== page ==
The Fraud Hexagon
By Dr. Hernan Murdock ,VP – Content and Programming at ACI Learning
Fraud is defined as the intentional misrepresentation or concealment of information to deceive others with the objective of gaining unfair or unlawful gains. It is a global problem affecting organizations of all types and sizes in all industries. Fraud is costly.
The Association of Certified Fraud Examiners’ (ACFE) 2020 Report to the Nations reports that organizations lose an estimated 5 percent of annual revenue to fraud. Fraud is difficult to identify, investigate, and prosecute. Attempts are made continuously to identify fraudsters’ motives and modus operandi so that antifraud programs can be designed to prevent, detect, and effectively investigate fraudulent activities.
To varying degrees all organizations are subject to the risk of fraudulent activities being committed against them. Constant fraud risk management is needed to identify vulnerabilities, proactively reduce the likelihood of fraud and monitor the drivers of fraudulent activities.
The Fraud Triangle, developed by Dr. Donald Cressey, has been used for many years to assess the three drivers of fraud: Need, Opportunity, and Justification.
It is typically caused by circumstances that increase financial pressures. In this case, the individual has a financial problem that cannot be solved through legitimate means, so inappropriate activities are seen as a way to remedy the situation.
Examples include housing expenses, tuition payments, elder care, and medical care bills. Other needs are created by the lack of personal discipline, the need to acquire status symbols, or sustain a lavish lifestyle. In some cases, organizations’ and investors’ expectations for unreasonably high financial returns create pressures that lead employees to consider committing financial statement fraud. Other pressures are political and social, where individuals feel they cannot appear to fail due to their reputation, or high-ranking position within the organization.
Since need can be a precursor of fraudulent activities, auditors should search for conditions that point to significant changes in employee needs and wants.
Internal control questionnaires (ICQs), interviews with managers, surveys, and interaction with department staff will encourage conversations about lifestyle changes that may be early warning signals of future issues.Taking a proactive approach to identify risk factors early on can yield huge dividends through early intervention and counseling.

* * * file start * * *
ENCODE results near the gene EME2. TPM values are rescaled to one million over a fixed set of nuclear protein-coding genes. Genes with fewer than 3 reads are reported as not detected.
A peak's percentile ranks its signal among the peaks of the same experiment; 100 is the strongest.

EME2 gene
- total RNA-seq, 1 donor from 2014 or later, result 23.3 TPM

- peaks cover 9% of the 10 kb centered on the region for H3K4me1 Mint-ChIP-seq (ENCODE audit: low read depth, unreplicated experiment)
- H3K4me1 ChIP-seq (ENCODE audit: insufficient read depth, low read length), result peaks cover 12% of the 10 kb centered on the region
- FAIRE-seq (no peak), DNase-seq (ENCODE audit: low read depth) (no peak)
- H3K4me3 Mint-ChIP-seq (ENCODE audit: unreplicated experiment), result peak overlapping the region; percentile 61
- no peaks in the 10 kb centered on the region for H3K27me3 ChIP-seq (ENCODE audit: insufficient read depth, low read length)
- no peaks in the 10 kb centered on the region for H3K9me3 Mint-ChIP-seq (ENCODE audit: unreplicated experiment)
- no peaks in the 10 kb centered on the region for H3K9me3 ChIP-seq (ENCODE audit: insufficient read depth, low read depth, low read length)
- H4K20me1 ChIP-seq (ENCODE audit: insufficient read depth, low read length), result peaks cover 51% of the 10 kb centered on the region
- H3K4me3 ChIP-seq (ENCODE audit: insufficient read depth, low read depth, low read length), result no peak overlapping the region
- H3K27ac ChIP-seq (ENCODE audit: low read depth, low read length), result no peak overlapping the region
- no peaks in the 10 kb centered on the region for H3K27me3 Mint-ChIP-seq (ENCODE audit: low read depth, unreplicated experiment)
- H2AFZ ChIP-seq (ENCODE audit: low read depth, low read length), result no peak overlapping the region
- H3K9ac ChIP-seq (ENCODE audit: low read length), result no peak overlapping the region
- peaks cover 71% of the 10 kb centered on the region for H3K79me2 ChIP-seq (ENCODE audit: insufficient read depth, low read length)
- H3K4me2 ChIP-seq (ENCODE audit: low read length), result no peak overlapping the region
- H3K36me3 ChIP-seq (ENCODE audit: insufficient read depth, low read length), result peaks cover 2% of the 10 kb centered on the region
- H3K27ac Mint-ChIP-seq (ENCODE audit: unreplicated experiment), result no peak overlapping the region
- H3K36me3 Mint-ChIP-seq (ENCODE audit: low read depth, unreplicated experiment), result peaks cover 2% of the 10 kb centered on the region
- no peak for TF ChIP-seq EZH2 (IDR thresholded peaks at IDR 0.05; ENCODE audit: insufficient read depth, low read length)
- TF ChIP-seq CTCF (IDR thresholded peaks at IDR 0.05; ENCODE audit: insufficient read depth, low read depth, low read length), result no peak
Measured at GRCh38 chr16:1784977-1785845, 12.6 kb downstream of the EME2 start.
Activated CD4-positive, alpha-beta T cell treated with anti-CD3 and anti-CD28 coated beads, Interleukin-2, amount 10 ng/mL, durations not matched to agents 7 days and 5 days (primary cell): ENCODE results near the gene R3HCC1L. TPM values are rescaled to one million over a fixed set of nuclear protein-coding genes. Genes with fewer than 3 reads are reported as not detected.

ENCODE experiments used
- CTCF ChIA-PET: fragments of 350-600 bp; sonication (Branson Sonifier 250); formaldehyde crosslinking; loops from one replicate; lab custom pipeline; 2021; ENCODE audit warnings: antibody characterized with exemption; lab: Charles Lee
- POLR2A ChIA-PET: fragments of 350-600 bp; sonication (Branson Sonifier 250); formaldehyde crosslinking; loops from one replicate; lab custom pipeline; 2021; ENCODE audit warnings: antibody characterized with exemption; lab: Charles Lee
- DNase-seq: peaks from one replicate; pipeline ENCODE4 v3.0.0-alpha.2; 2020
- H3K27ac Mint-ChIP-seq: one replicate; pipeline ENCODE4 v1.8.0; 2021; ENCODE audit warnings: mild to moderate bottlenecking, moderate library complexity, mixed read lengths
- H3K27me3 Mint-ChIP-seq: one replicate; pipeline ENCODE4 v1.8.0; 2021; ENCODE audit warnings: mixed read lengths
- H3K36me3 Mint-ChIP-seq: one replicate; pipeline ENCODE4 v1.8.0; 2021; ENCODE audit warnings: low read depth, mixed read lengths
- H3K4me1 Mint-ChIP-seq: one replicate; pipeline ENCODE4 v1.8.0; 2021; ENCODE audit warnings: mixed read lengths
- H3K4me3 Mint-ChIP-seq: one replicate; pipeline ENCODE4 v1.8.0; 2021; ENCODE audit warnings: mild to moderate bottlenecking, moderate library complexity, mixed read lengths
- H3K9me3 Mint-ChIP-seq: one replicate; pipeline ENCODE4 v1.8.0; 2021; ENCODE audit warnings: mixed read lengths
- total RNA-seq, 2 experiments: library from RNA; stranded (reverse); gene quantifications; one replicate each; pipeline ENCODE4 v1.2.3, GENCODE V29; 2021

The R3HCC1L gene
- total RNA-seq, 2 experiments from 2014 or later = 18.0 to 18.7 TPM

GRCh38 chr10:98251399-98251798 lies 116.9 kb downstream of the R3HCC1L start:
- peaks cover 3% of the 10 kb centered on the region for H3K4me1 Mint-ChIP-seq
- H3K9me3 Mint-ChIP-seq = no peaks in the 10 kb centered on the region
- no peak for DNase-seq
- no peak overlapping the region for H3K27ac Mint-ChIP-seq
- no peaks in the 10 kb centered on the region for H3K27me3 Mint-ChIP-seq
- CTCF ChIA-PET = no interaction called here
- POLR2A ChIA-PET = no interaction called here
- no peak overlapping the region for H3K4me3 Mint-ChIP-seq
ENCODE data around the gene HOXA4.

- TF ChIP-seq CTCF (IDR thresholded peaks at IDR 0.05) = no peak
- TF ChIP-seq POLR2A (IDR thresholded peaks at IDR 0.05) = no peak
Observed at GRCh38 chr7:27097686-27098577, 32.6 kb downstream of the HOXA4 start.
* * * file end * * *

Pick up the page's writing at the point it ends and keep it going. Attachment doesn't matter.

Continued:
This is often created in the absence of, or weaknesses in, internal controls. Common internal controls include approvals, reconciliations, segregation of duties, access controls and reviews.
When some individuals identify an opportunity, and upon their assessment of the risk of being caught as being low, they decide to abuse their position of trust. Examples include an individual who notices that certain bank accounts are not being reconciled timely or appropriately and concludes that inappropriate transactions using those accounts will escape detection. Similar conclusions may be drawn from poor intrusion detection controls, a lack of oversight over transactions below a certain monetary threshold, or insufficient segregation of duties.
The International Standards for the Professional Practice of Internal Auditing (the Standards) state that “the internal audit activity should assist the organization by identifying and evaluating exposures to risk and contributing to the improvement of risk management and control systems” (Standard 2110). Clearly, fraud risks are related to this mandate and internal auditors accomplish this when they document and test the effectiveness of controls, which are essential activities to reduce the likelihood that weak controls will create opportunities for fraud.
This occurs when an individual develops a rationale for their fraudulent activities and considers the act acceptable. Some fraudsters conclude that since they were overlooked for a promotion they believe they deserve, that they will “make things right” by stealing from the organization.
A similar conclusion may be drawn from reductions in employee benefits, feelings of being underpaid, perceptions of poor management practices, favoritism, and other workplace human relations issues. Sometimes an individual considers the funds taken as merely being borrowed and argues that they will return them later.
The likelihood that employees will commit fraud and rationalize its acceptability increase with poor management practices, unclear expectations, favoritism, and the subjective granting of workplace rewards and perks. Auditors should evaluate management’s competence, consistency, objectivity, documentation, and transparency to identify vulnerabilities and fraud risks.
The Other Factors
While the Fraud Triangle is a useful tool to categorize the drivers of fraudulent activities, most users of the model fail to consider other very important aspects of fraudulent activities and the people who commit them: Their competence, character, and arrogance.